Furthermore, copy protection denies users the right to an archival copy. We’ve all damaged, destroyed or lost discs and CD keys. Getting a replacement from a publisher can be and often is another hassle. Of course, if we honestly ask ourselves how many purely legitimate users of those utilities there are, odds are probably that deep down inside we have to admit “not many”.

In recent months there’s been an increasing awareness and alarm over StarForce copy protection. It’s actually a driver that installs itself with the games that come shipped with it, and originally it didn’t uninstall when the game was uninstalled.

The article goes on to an interview, where the situation only gets murkier. But you have to ask yourself — knowing that a game installs drivers that limit the functionality of your computer, just how much is that game worth?

At what point does the economic state of the gaming industry become a reflection of consumer’s reaction to the copy protection instead of a reflection of the consumer’s reaction to the game? The close of the article puts it this way:

Yes, invasive copy protection sucks and probably contributes somewhat to the popularity of CD cracks and even outright piracy - but let’s face it, publishers aren’t stupid. They likely think long and hard before deciding whether it’s worth paying for copy protection and irritating the very customers they’re trying to court. The irresponsible behavior of gamers is forcing publishers to take more drastic measures to protect their investment. Yes, they’re trying to make money off us, but that money is used to make more games. The very games we enjoy. We have to take responsibility for our actions. Does anyone actually believe if there were no copy protection, game sales would increase?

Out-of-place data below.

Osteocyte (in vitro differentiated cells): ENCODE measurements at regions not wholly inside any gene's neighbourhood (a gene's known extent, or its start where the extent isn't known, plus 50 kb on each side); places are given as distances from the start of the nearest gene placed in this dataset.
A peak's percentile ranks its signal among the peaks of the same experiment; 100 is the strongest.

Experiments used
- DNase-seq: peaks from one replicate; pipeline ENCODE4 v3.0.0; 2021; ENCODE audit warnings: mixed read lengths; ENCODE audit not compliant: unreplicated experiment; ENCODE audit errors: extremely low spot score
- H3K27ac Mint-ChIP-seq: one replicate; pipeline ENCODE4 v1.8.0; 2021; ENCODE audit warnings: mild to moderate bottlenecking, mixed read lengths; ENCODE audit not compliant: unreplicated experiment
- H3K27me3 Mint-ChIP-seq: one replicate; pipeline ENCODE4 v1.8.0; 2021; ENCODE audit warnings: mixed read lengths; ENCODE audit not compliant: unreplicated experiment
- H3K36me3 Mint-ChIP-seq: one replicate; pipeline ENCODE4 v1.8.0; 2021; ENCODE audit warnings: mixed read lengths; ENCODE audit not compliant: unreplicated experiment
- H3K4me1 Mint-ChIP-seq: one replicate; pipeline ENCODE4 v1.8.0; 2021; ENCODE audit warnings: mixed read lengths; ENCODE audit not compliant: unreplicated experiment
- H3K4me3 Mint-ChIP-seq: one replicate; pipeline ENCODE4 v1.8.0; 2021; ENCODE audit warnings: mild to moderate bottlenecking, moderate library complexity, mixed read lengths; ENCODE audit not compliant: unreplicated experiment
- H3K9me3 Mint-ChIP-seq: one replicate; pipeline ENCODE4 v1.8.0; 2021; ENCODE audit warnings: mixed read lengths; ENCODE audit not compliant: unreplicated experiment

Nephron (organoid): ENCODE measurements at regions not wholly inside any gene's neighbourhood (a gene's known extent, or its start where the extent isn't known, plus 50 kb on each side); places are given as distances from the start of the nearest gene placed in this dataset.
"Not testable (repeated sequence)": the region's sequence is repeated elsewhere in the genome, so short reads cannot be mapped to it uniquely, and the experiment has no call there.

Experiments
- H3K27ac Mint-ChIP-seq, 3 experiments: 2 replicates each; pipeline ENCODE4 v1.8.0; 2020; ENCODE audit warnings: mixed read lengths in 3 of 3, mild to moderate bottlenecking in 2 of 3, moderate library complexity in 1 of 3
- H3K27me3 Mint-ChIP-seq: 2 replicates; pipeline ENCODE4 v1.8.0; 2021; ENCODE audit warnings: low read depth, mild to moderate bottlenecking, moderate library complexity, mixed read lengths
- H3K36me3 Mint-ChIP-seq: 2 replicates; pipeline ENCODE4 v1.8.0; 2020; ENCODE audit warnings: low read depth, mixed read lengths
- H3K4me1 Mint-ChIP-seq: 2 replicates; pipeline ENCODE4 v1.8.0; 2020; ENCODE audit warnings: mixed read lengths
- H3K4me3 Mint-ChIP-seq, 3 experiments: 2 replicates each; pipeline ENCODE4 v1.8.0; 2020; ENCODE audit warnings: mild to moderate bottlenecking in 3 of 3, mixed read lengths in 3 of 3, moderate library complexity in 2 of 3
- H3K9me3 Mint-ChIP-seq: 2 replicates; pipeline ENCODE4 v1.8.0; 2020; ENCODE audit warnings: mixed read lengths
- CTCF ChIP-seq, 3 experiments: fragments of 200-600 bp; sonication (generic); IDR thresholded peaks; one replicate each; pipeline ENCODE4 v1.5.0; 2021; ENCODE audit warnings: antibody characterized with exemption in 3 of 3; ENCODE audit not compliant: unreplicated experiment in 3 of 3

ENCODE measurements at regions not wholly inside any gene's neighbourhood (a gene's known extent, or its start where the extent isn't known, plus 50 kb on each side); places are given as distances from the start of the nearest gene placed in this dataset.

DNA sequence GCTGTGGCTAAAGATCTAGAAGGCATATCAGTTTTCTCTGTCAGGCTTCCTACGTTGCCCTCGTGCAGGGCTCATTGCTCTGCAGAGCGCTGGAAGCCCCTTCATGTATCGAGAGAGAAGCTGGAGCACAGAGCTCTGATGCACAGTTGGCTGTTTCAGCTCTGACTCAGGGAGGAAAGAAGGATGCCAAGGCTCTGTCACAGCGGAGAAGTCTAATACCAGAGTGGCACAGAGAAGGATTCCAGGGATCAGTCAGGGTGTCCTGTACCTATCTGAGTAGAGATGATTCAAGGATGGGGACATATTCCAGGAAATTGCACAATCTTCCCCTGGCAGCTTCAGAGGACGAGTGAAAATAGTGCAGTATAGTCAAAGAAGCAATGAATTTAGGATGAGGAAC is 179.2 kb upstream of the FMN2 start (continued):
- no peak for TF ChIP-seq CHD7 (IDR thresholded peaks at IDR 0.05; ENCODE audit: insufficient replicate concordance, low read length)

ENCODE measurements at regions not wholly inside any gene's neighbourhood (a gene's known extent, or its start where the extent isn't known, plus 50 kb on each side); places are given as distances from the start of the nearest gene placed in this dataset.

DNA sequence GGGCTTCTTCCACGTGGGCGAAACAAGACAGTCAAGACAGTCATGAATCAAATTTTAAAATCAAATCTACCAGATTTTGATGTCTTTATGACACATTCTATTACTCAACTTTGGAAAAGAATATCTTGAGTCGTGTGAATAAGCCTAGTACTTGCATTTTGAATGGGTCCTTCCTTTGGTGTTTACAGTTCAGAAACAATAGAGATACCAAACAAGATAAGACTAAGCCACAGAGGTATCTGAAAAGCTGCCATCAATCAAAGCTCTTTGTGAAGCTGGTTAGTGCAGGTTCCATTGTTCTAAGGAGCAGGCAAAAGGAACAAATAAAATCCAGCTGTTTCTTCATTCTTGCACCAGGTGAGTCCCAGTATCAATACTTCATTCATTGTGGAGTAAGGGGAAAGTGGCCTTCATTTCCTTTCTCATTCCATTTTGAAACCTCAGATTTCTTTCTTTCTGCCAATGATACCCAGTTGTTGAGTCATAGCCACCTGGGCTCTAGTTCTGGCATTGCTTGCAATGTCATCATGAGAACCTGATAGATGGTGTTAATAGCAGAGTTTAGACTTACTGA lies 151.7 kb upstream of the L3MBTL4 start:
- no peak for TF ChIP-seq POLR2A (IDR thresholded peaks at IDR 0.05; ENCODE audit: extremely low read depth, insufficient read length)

PC games will never go away, but if the market keeps shrinking due to the increasing ease of piracy - through the proliferation of CD burners, DVD burners and broadband internet connections - then the number and quality of games will almost certainly decrease.

Maybe — or maybe this is just an inevitable death spiral of an industry.

Related: One of Ed Foster’s many GripeLog postings on copy protection: New Frontiers in Frustration

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Canadian Petition [8:03 am]

p2pnet points to a Petition for Users’ Rights that is to be presented to Canada’s Parliament. The closing paragraph essentially summarizes Jessica Litman’s criticism of the process of copyright legislation development, not to mention Larry Lessig’s objection to term extension:

THEREFORE, your petitioners call upon Parliament to ensure generally that users are recognised as interested parties and are meaningfully consulted about proposed changes to the Copyright Act and to ensure in particular that any changes at least preserve all existing users’ rights, including the right to use copyrighted materials under Fair Dealing and the right to make private copies of audio recordings. We further call upon Parliament not to extend the term of copyright; and to recognise the right of citizens to personally control their own communication devices.

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Books and DRM [7:57 am]

The particularly interesting bit about this CNet News article, Publishing industry tackles digital rights, is that the discussion of DRM (at least in this article) is far more nuanced and balanced than anything that comes out of the movie and music industry.

There’s no Napster for books yet, but creators of text and images still have to deal with a lot of the same digital rights management issues perplexing the movie and music industries.